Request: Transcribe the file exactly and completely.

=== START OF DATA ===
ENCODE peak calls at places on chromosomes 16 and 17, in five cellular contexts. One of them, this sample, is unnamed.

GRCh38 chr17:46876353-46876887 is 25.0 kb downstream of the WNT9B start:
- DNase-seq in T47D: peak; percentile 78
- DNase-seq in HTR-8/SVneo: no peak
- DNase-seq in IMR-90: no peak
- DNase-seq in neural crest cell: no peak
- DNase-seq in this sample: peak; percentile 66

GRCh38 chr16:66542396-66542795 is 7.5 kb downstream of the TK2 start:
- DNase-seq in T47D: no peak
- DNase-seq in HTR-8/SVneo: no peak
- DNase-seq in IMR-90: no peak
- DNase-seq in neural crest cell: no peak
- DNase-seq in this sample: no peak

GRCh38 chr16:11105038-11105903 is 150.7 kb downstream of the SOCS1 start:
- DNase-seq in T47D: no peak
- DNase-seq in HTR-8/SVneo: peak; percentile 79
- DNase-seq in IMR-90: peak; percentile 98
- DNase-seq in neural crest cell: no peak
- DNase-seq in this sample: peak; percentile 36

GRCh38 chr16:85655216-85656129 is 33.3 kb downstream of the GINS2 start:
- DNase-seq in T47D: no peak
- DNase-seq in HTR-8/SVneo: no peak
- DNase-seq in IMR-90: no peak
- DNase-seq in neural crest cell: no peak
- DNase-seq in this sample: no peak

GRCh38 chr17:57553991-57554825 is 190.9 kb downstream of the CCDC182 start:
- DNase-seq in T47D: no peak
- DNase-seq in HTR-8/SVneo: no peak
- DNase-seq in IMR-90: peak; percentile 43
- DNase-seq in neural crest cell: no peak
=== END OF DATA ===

ENCODE peak calls at places on chromosomes 16 and 17, in five cellular contexts. One of them, this sample, is unnamed.

GRCh38 chr17:46876353-46876887 is 25.0 kb downstream of the WNT9B start:
- DNase-seq in T47D: peak; percentile 78
- DNase-seq in HTR-8/SVneo: no peak
- DNase-seq in IMR-90: no peak
- DNase-seq in neural crest cell: no peak
- DNase-seq in this sample: peak; percentile 66

GRCh38 chr16:66542396-66542795 is 7.5 kb downstream of the TK2 start:
- DNase-seq in T47D: no peak
- DNase-seq in HTR-8/SVneo: no peak
- DNase-seq in IMR-90: no peak
- DNase-seq in neural crest cell: no peak
- DNase-seq in this sample: no peak

GRCh38 chr16:11105038-11105903 is 150.7 kb downstream of the SOCS1 start:
- DNase-seq in T47D: no peak
- DNase-seq in HTR-8/SVneo: peak; percentile 79
- DNase-seq in IMR-90: peak; percentile 98
- DNase-seq in neural crest cell: no peak
- DNase-seq in this sample: peak; percentile 36

GRCh38 chr16:85655216-85656129 is 33.3 kb downstream of the GINS2 start:
- DNase-seq in T47D: no peak
- DNase-seq in HTR-8/SVneo: no peak
- DNase-seq in IMR-90: no peak
- DNase-seq in neural crest cell: no peak
- DNase-seq in this sample: no peak

GRCh38 chr17:57553991-57554825 is 190.9 kb downstream of the CCDC182 start:
- DNase-seq in T47D: no peak
- DNase-seq in HTR-8/SVneo: no peak
- DNase-seq in IMR-90: peak; percentile 43
- DNase-seq in neural crest cell: no peak